Primate Encounters: Models of Science, Gender, and Society
A provocative collective reflection on primatology and its relations to broader cultural, historical, and social issues, Primate Encounters brings together both scientists and those who study them to investigate precisely what kind of science primatology is.
"[A] fascinating study . . . on how and why ideas about primate society have changed. The volume consists of dialogues among scientists from different disciplines, national traditions, scientific culture, generations, standpoints, and genders. . . . A wonderful reflection on the discipline of primatology and on science in general."—Science Books and Films
"Primate Encounters should be required reading for anyone about to embark on a career in the field. But it equally valuable for its miscellany of opinions, recollections and off-the-cuff remarks, as well as for its thoughtful observations, 'outrageous ravings' and humour (from the elders in the field). It gives us a glimpse of how scientists work together to understand their place in the world."—Deborah L. Mazolillo, Times Literary Supplement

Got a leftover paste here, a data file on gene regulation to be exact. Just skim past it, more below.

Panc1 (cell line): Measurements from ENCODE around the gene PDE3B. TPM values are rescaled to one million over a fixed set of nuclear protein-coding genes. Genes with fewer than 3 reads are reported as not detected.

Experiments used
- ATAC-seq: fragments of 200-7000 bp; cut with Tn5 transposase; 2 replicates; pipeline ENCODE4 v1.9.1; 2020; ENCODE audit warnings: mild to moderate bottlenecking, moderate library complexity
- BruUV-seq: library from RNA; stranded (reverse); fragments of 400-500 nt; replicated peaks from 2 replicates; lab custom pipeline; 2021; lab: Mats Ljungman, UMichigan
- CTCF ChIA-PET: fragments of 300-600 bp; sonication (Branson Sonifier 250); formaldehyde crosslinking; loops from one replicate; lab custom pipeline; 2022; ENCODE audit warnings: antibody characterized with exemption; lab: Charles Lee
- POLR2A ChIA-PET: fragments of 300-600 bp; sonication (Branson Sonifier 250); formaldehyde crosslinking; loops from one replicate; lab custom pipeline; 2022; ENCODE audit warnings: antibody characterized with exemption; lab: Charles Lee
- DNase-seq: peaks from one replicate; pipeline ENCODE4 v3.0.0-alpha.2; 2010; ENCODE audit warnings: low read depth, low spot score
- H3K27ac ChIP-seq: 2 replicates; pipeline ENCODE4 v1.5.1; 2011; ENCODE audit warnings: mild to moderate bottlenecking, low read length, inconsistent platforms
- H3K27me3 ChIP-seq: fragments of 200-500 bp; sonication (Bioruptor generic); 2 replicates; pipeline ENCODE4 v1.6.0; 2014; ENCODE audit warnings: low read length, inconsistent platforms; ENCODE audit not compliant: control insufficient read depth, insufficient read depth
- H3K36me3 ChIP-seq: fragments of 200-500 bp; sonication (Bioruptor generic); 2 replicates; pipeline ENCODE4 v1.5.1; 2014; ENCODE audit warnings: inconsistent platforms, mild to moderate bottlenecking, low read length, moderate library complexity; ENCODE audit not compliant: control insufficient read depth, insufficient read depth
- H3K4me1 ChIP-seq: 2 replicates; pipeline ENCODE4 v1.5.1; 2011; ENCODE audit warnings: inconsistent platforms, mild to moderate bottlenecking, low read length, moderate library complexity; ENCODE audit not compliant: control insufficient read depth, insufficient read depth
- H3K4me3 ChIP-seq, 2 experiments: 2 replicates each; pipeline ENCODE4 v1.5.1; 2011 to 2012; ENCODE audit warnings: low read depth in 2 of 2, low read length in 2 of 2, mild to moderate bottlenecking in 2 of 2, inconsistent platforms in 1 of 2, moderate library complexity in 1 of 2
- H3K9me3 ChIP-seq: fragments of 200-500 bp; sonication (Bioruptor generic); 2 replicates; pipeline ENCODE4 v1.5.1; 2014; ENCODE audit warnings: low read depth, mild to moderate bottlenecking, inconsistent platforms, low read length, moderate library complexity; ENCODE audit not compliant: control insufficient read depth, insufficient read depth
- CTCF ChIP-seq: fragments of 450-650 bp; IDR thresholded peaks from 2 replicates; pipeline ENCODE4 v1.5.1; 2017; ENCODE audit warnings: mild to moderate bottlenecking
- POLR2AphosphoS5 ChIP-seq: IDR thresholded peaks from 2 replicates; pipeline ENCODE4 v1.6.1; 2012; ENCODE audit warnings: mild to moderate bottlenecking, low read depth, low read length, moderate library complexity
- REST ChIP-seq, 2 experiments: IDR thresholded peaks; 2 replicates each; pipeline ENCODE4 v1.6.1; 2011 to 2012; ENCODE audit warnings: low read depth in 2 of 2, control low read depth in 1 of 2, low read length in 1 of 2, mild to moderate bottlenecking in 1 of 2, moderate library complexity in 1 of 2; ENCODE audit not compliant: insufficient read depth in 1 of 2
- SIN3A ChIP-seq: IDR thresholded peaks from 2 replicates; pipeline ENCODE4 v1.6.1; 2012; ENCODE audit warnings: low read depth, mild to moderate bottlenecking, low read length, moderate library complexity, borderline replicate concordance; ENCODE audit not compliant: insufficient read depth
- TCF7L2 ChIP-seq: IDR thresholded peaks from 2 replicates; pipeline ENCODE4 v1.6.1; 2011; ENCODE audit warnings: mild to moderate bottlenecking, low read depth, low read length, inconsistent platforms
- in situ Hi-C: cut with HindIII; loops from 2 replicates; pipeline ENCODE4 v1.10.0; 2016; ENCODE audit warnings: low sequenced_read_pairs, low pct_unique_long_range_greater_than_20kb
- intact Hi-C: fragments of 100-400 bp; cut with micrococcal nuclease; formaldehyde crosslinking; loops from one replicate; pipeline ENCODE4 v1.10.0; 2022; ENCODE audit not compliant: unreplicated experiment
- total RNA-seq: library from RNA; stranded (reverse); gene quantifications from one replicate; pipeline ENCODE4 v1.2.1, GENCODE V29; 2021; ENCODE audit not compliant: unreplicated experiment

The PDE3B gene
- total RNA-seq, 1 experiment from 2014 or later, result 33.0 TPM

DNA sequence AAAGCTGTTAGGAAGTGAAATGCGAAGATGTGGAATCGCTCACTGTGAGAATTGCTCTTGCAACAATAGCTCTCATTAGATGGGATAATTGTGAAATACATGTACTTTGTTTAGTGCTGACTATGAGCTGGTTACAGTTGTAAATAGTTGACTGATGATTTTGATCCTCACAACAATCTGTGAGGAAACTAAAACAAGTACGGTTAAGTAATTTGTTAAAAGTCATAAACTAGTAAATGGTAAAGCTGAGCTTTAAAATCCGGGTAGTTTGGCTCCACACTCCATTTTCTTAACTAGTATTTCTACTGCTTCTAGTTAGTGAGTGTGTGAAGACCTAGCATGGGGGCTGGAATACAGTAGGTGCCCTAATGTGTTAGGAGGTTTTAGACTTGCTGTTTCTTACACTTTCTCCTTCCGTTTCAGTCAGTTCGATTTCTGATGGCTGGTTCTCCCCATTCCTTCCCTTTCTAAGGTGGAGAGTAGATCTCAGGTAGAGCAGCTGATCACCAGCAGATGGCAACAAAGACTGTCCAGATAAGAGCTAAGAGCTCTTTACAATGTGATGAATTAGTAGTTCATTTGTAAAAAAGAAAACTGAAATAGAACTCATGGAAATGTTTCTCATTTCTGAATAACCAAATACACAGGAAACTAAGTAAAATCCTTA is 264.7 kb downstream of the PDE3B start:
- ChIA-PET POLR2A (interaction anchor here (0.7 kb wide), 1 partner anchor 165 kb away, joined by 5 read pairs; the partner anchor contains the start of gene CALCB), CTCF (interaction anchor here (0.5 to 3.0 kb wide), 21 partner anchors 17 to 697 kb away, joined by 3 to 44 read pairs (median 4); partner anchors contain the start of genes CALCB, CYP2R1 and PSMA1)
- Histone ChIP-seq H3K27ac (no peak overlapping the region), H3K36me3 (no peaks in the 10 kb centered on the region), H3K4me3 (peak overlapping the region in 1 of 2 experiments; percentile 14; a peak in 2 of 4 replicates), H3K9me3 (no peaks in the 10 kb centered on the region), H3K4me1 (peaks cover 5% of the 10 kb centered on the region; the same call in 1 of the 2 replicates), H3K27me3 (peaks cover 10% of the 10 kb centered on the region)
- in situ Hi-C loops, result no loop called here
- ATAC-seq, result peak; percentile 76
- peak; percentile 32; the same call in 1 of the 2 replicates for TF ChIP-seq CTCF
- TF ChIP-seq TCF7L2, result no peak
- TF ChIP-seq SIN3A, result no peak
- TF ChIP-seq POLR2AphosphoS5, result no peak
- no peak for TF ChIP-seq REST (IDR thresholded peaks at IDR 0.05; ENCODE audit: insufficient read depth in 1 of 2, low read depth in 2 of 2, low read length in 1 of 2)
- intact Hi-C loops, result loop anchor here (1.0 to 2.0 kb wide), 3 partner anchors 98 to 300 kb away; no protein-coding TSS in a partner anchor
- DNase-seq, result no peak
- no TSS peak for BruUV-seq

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American analysis apes approach archaeology argued baboons biology Brazil Brazilian Brian Noble Bruno Latour chimpanzees chimps cognitive complex context cultural anthropology developmental biology Dian Fossey discipline discussion dominance e-mail ence ethology evolution evolutionary factors Fedigan feminism feminist field studies film Fossey genetic Gombe gorillas Haraway howlers Hrdy human hyenas ideas about primate Imanishi important individual influence interactions interest issues Itani Jane Goodall Japanese macaques Japanese primatologists knowledge Kyoto school langurs Latour mating methods monkeys muriquis Naomi Quinn National Geographic nature nonhuman primates observed organization paper paradigm patterns perspective political popular primate behavior primate society primate studies primatology produced psychology questions relations reproductive role science studies science wars scientific practice scientists sexual social behavior sociobiology species sperm spotted hyena Stage Strier Strum study of primates Teresopolis firstname.lastname@example.org theoretical theory tion tradition understanding Western women workshop